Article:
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The Genoese Towers in Corsica

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Posted on 30/08/2015 | Updated 2 weeks ago
Genoese Towers

Preventing Barbarian Incursions

tour genoise cagnano corse

The Genoese towers were constructed along the island's coastline as fortifications designed to raise the alarm upon sighting Barbary ships offshore. These invasions, which surged particularly from the 15th century onwards after the fall of Constantinople to the Ottoman Empire, marked the beginning of raids on Mediterranean coasts, spreading death and desolation and enslaving populations.

The majority of the Corsican coastal towers were built under the impetus of the Republic of Genoa between the late 13th century and the declaration of independence in 1735, hence their generalized designation as Genoese towers.

Following these attacks and the rising insular anxiety, the Republic of Genoa decided to construct several dozen fortified towers.

Watchtowers

These structures were more about prevention than protection. Despite the machicolations and the possible presence of cannons, the towers resembled fortified dwellings on a promontory overlooking the sea, where a garrison of 2 to 6 men "i torregiani", relatively lightly armed, took turns as sentinels 24/7, their eyes fixed on the sea, dreading the appearance of pirate ships.

Alarm Signal

The alarm was immediately raised from the terrace via visual or audible signals (fires, smoke, bells) to another point further inland at the sight of enemy ships. This alert system allowed villagers to gain time, seek refuge, and be better prepared against barbarian incursions. Some towers occasionally witnessed combat between the torregiani and invaders.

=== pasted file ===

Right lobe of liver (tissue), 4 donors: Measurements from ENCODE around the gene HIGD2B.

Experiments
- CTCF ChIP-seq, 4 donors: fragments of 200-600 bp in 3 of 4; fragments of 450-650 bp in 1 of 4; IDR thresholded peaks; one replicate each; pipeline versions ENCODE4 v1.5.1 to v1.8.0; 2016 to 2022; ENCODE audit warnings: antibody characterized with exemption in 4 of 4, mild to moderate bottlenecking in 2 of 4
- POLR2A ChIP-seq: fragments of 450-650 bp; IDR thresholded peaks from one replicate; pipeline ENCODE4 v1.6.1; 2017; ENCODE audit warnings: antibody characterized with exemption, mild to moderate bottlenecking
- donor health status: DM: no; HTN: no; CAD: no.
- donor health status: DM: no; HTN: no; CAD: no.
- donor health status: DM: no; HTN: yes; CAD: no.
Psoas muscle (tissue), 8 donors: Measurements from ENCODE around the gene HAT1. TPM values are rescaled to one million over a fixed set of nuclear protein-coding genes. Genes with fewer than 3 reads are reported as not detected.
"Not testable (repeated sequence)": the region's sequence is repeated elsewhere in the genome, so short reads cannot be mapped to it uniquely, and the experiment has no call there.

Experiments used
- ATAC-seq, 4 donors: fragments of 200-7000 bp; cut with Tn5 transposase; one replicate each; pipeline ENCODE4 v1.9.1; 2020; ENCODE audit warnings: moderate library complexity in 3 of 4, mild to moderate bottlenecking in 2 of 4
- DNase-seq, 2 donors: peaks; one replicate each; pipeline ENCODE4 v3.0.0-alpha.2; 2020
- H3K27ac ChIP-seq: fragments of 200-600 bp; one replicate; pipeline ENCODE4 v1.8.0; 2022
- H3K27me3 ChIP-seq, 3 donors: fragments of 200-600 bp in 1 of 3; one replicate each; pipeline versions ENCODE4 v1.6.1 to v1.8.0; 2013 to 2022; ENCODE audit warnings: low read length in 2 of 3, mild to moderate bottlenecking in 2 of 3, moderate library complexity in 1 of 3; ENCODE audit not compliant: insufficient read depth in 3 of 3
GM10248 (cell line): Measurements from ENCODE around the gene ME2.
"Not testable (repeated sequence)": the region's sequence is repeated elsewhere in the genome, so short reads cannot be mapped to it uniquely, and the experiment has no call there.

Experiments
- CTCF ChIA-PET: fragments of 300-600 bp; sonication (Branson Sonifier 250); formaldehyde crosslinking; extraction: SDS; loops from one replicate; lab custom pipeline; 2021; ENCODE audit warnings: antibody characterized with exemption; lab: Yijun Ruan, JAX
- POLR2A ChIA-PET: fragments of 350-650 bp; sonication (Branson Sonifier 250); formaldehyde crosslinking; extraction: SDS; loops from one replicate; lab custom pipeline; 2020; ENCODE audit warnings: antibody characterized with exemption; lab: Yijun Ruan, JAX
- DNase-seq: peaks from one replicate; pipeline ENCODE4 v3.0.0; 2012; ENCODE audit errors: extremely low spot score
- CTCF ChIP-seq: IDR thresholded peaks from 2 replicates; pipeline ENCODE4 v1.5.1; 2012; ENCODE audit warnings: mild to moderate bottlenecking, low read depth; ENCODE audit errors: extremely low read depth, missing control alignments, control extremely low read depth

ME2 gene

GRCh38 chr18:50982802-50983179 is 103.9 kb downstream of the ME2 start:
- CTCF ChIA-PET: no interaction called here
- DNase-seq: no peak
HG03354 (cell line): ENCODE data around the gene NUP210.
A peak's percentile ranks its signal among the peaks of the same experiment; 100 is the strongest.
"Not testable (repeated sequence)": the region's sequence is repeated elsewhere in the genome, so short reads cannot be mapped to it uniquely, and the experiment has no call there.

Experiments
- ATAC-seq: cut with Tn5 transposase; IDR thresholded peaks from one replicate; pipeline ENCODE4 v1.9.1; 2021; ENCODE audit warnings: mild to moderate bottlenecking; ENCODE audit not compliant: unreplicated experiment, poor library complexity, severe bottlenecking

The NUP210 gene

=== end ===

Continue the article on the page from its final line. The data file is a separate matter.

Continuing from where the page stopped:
Customs Posts

The towers also served a completely different role, as they functioned as customs posts for commercial exchanges.

How Many Genoese Towers Are There in Corsica?

Most of the fortified towers were built during the Genoese occupation, while some, like the Paoline Tower of Nonza, were constructed under different command. The number of fortified towers still present on the island is 83 (47 in Haute-Corse and 36 in Corse-du-Sud), with a higher concentration in Cap Corse. Nearly 8 out of 10 towers have remained in good condition, while others have been partially or completely destroyed over time, like the Padulella Tower (in San Nicolao) built in the mid-16th century, of which no trace remains. In the 18th century, at the height of enemy incursions, the island counted nearly 120 towers, with a quarter of them located in Cap Corse alone.

Characteristics of a Genoese Tower

Remarkable for their position and structure, some of which are classified as historical monuments, among the most famous are the Parata Tower in Ajaccio on the Sanguinaires Islands.

Strategically positioned, each tower has its own history. The stone used for these buildings varies according to the local geology. Thus, in Cap Corse, one finds towers made of schist stone, whereas in the south, the towers are mainly made of granite stone.

The Genoese Towers of Cap Corse

Cap Corse has the highest concentration of Genoese towers on the island, with 29 in total, 18 on the east coast and 11 on the west coast. It must be said that the people of Cap Corse paid a heavy tribute during the raids carried out by the Turks, who massacred, plundered, and enslaved the local populations.

The region, naturally open to Europe, was a land of viticulture, cereal farming, and commerce, which transitioned from prosperity to poverty after repeated assaults. In 1530, the Bishop of Nebbiu, Monsignor Agostino Giustiniani, reported a loss of 80 ships over the past six years, famine, and a generalized impoverishment of the Cap Corse population. Governor Pietro Giovanni Salvago also wrote about the cost to the villagers, who subsequently had to buy back the freedom of their family members, enslaved by the Ottoman troops. (1)

(1) Les Tours du littoral de la Corse, Sentinelles de la mer, XVI - XVIIIe siècle - Page 29 - Ouvrage d'Antoine-Marie Graziani aux éditions Alain Piazzola

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